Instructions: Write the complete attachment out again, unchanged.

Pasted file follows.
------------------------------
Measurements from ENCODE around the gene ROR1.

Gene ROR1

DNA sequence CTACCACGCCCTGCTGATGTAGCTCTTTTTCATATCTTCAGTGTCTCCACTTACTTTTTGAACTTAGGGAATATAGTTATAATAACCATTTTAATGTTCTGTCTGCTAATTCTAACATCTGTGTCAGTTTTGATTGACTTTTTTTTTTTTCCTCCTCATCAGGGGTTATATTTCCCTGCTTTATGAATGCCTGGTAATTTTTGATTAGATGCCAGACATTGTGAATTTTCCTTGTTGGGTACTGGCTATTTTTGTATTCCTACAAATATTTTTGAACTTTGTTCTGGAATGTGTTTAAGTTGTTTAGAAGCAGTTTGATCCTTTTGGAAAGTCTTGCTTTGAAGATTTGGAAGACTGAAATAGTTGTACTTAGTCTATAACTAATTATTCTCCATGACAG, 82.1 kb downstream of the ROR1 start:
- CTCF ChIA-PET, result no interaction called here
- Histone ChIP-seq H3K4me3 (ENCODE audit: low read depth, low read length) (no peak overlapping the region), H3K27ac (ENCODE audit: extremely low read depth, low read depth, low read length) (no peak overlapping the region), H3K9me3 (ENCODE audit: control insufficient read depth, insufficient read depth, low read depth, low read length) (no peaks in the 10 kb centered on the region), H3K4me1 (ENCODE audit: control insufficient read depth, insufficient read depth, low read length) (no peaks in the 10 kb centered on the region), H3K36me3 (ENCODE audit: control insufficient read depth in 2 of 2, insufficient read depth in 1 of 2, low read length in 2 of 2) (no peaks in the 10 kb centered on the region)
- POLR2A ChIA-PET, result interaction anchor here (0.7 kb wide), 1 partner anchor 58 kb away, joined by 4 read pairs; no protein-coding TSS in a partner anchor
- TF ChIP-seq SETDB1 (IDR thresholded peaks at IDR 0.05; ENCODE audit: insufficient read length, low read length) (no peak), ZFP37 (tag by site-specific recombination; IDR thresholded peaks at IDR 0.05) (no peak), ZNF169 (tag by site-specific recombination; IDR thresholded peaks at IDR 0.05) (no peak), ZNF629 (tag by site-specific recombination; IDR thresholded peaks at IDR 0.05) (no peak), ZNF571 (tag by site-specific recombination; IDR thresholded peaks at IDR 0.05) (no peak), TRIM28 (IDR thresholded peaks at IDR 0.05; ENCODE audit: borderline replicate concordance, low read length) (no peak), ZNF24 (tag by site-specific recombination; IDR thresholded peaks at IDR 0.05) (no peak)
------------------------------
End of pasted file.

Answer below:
Measurements from ENCODE around the gene ROR1.

Gene ROR1

DNA sequence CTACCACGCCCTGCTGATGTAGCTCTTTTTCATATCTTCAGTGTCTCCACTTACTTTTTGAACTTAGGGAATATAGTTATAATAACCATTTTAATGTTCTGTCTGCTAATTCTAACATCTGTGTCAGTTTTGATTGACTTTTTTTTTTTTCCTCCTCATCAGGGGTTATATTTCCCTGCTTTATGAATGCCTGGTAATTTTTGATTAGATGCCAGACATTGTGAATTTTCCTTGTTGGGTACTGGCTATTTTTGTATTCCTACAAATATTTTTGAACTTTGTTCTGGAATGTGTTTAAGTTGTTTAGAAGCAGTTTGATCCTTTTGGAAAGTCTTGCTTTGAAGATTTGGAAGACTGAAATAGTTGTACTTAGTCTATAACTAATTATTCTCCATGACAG, 82.1 kb downstream of the ROR1 start:
- CTCF ChIA-PET, result no interaction called here
- Histone ChIP-seq H3K4me3 (ENCODE audit: low read depth, low read length) (no peak overlapping the region), H3K27ac (ENCODE audit: extremely low read depth, low read depth, low read length) (no peak overlapping the region), H3K9me3 (ENCODE audit: control insufficient read depth, insufficient read depth, low read depth, low read length) (no peaks in the 10 kb centered on the region), H3K4me1 (ENCODE audit: control insufficient read depth, insufficient read depth, low read length) (no peaks in the 10 kb centered on the region), H3K36me3 (ENCODE audit: control insufficient read depth in 2 of 2, insufficient read depth in 1 of 2, low read length in 2 of 2) (no peaks in the 10 kb centered on the region)
- POLR2A ChIA-PET, result interaction anchor here (0.7 kb wide), 1 partner anchor 58 kb away, joined by 4 read pairs; no protein-coding TSS in a partner anchor
- TF ChIP-seq SETDB1 (IDR thresholded peaks at IDR 0.05; ENCODE audit: insufficient read length, low read length) (no peak), ZFP37 (tag by site-specific recombination; IDR thresholded peaks at IDR 0.05) (no peak), ZNF169 (tag by site-specific recombination; IDR thresholded peaks at IDR 0.05) (no peak), ZNF629 (tag by site-specific recombination; IDR thresholded peaks at IDR 0.05) (no peak), ZNF571 (tag by site-specific recombination; IDR thresholded peaks at IDR 0.05) (no peak), TRIM28 (IDR thresholded peaks at IDR 0.05; ENCODE audit: borderline replicate concordance, low read length) (no peak), ZNF24 (tag by site-specific recombination; IDR thresholded peaks at IDR 0.05) (no peak)